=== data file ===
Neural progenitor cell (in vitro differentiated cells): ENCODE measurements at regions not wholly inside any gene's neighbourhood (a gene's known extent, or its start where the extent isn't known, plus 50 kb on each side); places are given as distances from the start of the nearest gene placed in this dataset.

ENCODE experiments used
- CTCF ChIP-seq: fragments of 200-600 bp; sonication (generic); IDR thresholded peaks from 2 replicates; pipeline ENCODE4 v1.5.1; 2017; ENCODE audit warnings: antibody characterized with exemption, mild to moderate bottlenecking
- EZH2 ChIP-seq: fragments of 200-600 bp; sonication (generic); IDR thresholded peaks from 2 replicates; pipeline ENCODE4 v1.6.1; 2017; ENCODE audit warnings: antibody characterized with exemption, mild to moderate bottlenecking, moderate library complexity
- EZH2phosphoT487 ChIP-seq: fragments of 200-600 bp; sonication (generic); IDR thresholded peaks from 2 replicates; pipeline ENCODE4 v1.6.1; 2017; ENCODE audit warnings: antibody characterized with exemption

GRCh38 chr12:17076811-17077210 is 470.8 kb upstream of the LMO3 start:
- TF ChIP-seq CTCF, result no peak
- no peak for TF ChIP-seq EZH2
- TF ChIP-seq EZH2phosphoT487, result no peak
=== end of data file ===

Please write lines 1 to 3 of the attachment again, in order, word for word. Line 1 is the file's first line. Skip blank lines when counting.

Neural progenitor cell (in vitro differentiated cells): ENCODE measurements at regions not wholly inside any gene's neighbourhood (a gene's known extent, or its start where the extent isn't known, plus 50 kb on each side); places are given as distances from the start of the nearest gene placed in this dataset.

ENCODE experiments used
- CTCF ChIP-seq: fragments of 200-600 bp; sonication (generic); IDR thresholded peaks from 2 replicates; pipeline ENCODE4 v1.5.1; 2017; ENCODE audit warnings: antibody characterized with exemption, mild to moderate bottlenecking